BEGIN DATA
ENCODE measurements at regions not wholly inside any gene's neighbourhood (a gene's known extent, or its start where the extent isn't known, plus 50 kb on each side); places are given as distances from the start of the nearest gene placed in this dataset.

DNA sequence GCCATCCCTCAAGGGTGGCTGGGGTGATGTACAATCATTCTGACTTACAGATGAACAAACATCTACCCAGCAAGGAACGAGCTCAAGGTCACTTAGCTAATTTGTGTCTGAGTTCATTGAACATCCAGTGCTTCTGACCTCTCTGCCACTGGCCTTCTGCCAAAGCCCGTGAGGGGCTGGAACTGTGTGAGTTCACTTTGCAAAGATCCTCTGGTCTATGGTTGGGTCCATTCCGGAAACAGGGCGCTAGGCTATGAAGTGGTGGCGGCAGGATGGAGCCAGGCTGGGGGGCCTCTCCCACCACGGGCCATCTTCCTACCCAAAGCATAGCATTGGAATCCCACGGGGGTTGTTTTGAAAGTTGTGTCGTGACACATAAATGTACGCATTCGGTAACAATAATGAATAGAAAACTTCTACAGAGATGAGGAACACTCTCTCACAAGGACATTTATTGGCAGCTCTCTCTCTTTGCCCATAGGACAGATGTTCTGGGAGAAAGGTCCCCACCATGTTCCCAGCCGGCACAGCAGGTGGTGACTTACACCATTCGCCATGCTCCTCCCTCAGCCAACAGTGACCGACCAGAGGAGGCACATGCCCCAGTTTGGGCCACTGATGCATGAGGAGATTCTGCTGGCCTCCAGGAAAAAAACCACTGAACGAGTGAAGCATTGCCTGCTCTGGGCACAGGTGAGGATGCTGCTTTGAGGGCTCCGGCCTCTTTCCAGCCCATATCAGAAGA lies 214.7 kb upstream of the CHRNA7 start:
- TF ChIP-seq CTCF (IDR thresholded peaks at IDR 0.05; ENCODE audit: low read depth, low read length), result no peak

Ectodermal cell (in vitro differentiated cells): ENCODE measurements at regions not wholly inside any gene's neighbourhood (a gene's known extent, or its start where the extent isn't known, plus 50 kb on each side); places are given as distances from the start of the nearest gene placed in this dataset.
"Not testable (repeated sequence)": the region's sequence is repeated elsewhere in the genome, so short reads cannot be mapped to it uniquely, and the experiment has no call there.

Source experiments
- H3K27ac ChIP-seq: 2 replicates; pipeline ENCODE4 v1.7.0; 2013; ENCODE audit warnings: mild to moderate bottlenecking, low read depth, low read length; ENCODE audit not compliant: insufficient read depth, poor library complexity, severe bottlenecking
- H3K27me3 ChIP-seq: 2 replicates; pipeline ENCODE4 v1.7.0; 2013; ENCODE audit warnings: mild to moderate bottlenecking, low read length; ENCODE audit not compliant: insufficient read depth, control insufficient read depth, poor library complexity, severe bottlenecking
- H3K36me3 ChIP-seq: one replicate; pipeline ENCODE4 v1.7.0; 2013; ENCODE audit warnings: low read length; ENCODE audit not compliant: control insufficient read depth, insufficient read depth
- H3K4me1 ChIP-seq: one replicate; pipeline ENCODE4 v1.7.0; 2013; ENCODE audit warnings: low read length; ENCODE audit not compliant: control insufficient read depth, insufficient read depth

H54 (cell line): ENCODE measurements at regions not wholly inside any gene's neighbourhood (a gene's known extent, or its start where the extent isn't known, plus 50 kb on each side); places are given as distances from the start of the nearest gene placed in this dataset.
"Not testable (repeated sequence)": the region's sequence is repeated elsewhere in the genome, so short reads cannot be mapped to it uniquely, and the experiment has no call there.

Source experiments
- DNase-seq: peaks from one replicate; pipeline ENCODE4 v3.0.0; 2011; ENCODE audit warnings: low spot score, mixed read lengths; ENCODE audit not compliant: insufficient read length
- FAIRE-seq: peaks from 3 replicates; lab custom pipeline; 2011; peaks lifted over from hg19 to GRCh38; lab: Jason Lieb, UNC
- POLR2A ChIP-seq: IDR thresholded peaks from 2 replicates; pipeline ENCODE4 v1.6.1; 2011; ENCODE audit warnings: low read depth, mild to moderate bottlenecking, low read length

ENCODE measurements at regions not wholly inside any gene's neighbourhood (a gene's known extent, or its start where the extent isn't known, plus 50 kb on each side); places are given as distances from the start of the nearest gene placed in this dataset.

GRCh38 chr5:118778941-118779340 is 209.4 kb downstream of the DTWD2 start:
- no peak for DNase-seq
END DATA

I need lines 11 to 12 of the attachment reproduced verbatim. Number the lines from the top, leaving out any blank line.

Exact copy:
H54 (cell line): ENCODE measurements at regions not wholly inside any gene's neighbourhood (a gene's known extent, or its start where the extent isn't known, plus 50 kb on each side); places are given as distances from the start of the nearest gene placed in this dataset.
"Not testable (repeated sequence)": the region's sequence is repeated elsewhere in the genome, so short reads cannot be mapped to it uniquely, and the experiment has no call there.